Musicians Perform Together, Hundreds of Miles Apart, Using Ultra Fast Networks and New Technology To Provide Crisp Audio and Video
Internet2 recently worked with musicians separated by hundreds of miles to showcase advancements in reducing latency by using the latest audio and video technology over the network for remote, live performances.
Photo courtesy of Matthew S. Libera
During the Internet2 Fall Member Meeting, Violinist Marjorie Bagley, from the University of North Carolina – Greensboro School of Music, Theatre and Dance, and Cellist Cheng-Hou Lee, from the Northern Illinois University (NIU) School of Music demonstrated “LOLA” during a track session. The LOLA technology is a low latency, audio and videoconferencing technology that enables real-time, simultaneous, live musical performances across long distances over advanced research and education networks. The North Carolina Research and Education Network and the Illinois Century Network supported the demonstration. (Watch a video about LOLA and this demonstration.)
The demonstration over the network was from Northern Illinois to Raleigh, North Carolina. The technology got the latency down to effectively 35 milliseconds, which musically translates to 35 feet, like being on the opposite side of the stage from the musician. It is groundbreaking by providing lower latency than any interactive audio-video developed for this application so far, according to Dan Nichols, NIU School of Music multimedia specialist.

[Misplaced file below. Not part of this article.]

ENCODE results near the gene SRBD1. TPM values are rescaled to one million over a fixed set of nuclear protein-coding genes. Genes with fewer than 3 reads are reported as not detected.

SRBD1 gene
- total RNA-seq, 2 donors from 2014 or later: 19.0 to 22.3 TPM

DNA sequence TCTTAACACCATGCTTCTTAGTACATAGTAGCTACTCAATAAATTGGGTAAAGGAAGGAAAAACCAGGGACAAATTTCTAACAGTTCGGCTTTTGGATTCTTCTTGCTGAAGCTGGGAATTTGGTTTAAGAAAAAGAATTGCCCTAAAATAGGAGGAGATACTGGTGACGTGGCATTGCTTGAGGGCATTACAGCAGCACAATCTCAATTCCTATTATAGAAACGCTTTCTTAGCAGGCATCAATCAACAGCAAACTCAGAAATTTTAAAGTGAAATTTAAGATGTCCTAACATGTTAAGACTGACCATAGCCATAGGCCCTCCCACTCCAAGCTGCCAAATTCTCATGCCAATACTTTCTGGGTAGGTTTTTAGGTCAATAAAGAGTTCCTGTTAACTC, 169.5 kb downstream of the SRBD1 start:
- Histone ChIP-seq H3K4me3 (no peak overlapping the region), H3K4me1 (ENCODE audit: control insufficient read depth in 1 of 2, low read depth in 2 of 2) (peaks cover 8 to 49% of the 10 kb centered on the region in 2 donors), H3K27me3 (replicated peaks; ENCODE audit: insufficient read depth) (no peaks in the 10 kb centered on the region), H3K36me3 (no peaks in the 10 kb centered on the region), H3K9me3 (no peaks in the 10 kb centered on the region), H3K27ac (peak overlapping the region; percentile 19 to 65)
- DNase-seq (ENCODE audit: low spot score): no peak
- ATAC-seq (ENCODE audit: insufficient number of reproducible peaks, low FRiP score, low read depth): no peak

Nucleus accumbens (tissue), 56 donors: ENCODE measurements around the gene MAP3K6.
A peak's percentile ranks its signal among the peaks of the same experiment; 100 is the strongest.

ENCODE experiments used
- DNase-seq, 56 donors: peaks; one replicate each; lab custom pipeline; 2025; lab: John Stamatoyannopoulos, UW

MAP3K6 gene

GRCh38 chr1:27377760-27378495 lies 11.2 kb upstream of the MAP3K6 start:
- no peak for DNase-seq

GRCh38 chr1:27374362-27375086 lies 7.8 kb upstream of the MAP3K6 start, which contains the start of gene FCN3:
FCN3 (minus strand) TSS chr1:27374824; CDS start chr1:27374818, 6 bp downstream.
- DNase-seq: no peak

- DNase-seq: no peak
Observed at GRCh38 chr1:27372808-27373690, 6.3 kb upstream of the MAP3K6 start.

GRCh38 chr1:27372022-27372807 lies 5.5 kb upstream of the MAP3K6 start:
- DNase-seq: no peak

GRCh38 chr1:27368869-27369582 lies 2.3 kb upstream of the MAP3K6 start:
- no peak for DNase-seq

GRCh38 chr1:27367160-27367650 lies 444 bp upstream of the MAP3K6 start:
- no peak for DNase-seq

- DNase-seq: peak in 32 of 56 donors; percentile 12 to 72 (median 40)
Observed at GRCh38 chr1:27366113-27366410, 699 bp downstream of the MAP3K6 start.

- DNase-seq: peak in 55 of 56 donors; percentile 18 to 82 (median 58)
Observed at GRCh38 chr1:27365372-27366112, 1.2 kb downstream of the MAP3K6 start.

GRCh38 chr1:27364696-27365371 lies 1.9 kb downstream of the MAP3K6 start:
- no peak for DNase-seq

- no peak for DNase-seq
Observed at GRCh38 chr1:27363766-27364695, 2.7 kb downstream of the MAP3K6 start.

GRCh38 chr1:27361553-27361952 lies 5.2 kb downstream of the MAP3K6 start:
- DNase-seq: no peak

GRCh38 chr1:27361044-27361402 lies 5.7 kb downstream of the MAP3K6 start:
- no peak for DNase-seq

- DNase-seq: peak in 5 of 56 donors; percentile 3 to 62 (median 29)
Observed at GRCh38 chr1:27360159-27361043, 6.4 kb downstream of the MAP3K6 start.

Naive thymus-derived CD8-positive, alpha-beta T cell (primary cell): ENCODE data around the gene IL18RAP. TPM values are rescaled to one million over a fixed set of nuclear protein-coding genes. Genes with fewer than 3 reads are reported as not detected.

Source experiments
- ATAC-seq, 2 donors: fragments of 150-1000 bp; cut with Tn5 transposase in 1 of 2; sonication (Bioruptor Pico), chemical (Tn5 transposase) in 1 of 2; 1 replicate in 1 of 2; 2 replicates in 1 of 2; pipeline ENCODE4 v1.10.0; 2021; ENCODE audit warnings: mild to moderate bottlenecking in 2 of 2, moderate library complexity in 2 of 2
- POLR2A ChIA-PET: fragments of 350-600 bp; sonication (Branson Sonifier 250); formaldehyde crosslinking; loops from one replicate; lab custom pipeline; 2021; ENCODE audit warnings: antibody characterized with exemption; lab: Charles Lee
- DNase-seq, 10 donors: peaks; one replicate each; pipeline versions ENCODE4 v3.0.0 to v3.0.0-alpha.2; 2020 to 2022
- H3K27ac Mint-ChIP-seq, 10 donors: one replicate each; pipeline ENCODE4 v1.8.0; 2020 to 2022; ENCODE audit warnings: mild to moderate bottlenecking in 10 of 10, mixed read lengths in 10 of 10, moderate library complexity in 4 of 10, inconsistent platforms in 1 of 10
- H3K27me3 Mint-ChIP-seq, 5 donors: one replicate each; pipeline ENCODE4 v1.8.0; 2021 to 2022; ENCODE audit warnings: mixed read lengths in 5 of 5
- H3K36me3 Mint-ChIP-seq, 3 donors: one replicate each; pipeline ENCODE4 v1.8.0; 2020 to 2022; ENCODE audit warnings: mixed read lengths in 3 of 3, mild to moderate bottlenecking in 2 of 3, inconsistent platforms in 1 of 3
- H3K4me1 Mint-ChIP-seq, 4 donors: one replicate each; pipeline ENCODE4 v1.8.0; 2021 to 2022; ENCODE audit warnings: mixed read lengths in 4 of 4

“People are now talking of rehearsing in advance of guest appearances,” said Paul Bauer, director, NIU School of Music. “Normally you have the guest artist arrive the day before and have a compressed schedule. Now we could rehearse weeks or months in advance together before they come on site. This will produce a more comfortable and more artistic performance and listening experience.
High-speed data transfers and low latency are critical for simultaneous, live, video and audio performances. Some Internet2 institutions are starting to use LOLA, like the NIU School of Music, the New World Symphony in Miami.
Musicians are able to effectively play simultaneously and remotely with latency under 60 milliseconds round trip from microphone to musician. LOLA via an advanced network provides a round-trip microphone to speaker latency between 20-50 milliseconds depending on distance and network configuration. Most commercial services produce a round-trip latency greater than 200 milliseconds. Latency in digital audio equipment is most noticeable when a singer's voice is transmitted through their microphone, digital audio mixing, processing and routing paths.
LOLA was developed by Conservatorio G. Tartini in Trieste, Italy, and the Italian Research & Education Network, GARR. Also, Stanford University’s Center for Computer Research in Music and Acoustics is involved in development and research on human interaction and latency. The developers are planning an extensive LOLA study in Europe to test the effects of different electronics on latency, and a "non stop" direct link on a virtual circuit. This is expected to bring down the network latency to the "speed of light" into the fiber, routers or switches at the ends of the circuit.
One of Internet2’s purposes is to further capitalizing on research and education to create new applications and innovation. LOLA shows that network research leads beyond its central focus and into many unexpected applications benefiting society.
A demonstration of LOLA and instruction on configuring a LOLA node will be presented at the Performing Arts Production Workshop, co-hosted by Internet2 and New World Symphony March 4-6 2012. For details and to register, please visit http://events.internet2.edu/2012/nws/.